“There are six houses in my neighbourhood. Before the flood, people evacuated their houses and moved to Aliabad. We also moved but not only because of the threat of flood. There were some non-local people building a slaughterhouse nearby. I used to be alone in the house after my children went to school. My family felt unsafe and therefore we decided to move.”
They shifted back to their own house after the non-local labors went back.
The mobility pattern of women in Hassanabad is changing quite rapidly, especially because women are actively participating in education and economic sectors. Women from Hunza Valley have also travelled abroad for education, sports, and job purposes. The Mukhi of Hassanabad said
“Women in Hunza have a lot of freedom to move about for work and education. The families know about the detail of their travel, but it is not necessary for them to be accompanied by a male member. Women here drive as well without any restriction now. They are free to move forward in life. Women also go abroad, and their families, brothers and fathers support them. We want to see them progress.”
The above statement depicts the status of women in the rural society. However, when the discussion was framed in a disaster situation, another narrative represented the underlying societal boundaries that dictate women’s behavior and choices. The same Mukhi said:
“In case of danger, a man can take refugee with the nearby army camp or with police, but a woman cannot do this. She will go not to a ‘ghair mehram’ (a stranger man) for help, even if she has to lose her life. She will not prefer to ask help from a stranger. This is another instance where women are more vulnerable. Of course, this mindset that a woman’s honor is more valuable than her life is propagated by men. They create these norms and narratives in society. “
The contradiction in the positioning of women in society showed the complexity of the relational and situational context of women and patriarchy. Women in Hassanabad did not entirely agree with this arrangement. A woman in her late 50s said that:
“We are all human beings first, and one must put humanity first. All the security departments, be it army or police, they are here for us. They have respect for us. They are here to protect us like their own sisters and mothers. We should also treat them with respect as we treat our fathers and brothers.”
Counter arguing the position of women and their notion of honour, the Mukhi added:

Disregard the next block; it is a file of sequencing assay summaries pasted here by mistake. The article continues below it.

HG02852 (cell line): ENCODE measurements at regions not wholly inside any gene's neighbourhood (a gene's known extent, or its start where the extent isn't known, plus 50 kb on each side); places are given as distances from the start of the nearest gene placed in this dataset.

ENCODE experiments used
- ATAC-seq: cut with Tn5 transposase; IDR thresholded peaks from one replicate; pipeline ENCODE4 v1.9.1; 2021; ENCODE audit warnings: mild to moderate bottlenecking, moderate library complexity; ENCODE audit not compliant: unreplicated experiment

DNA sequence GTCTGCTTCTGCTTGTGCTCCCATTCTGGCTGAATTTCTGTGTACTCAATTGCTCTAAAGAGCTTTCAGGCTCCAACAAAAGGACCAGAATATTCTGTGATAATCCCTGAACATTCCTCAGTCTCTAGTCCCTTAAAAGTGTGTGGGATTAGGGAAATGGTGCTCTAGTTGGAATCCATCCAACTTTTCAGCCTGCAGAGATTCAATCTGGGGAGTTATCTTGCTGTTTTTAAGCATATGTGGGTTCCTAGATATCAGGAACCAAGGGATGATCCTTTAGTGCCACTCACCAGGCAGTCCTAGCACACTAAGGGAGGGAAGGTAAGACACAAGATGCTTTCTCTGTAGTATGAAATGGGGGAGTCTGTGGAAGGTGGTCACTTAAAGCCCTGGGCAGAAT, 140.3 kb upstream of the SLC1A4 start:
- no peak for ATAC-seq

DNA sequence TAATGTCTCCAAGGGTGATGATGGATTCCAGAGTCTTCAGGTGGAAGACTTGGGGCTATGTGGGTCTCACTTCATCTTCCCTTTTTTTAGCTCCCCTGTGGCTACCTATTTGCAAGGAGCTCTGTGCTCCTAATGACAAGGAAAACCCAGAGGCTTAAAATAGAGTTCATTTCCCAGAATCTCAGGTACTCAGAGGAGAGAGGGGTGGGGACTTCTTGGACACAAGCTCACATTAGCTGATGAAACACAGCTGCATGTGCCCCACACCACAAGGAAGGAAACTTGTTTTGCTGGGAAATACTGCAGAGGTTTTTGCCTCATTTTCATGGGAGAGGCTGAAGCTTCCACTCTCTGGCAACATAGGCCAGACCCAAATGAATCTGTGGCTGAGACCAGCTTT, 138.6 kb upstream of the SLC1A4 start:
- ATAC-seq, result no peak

“I am personally not in favour of ‘purdah’—why should the women do purdah? Men should respect them and in a way that there is no need for any purdah (in the form of burqa). But as men, we are always scared for our sisters and daughters. Whenever my daughter travels alone, I worry about her safety. She might feel that her father does not trust her or she is weak. So if you analyze I am propagating a mindset. If, instead of this, we give them the confidence to go ahead and not worry about anything going wrong, that would be better. I am also part of the problem here.”
Here the word purdah is used quite loosely, mostly meaning avoiding unnecessary interaction with men and random visits to market places or other villages alone. The shift of the right and wrong and the scale of permissible and non-permissible during a disaster situation is incredible. The societal parameters of judgement for women switch, and men encourage women to take all the possible actions that might save their lives during a disaster. Saad (2009) also stated that during a crisis and immediately after that, the gender difference tends to temporarily disappear; however, once the situation settles, women suffer greater consequences as they lose their privacy and income opportunities [46]. One of the respondent men said:
Purdah is not valid in the time of disaster. For example, if there is a flood and people are suffering at a community level, then police, army, or other volunteers are there to help. The helpers also do not care whether it is a man, woman, or elder that they are helping. That is why nobody thinks anything negative in these troubling situations.”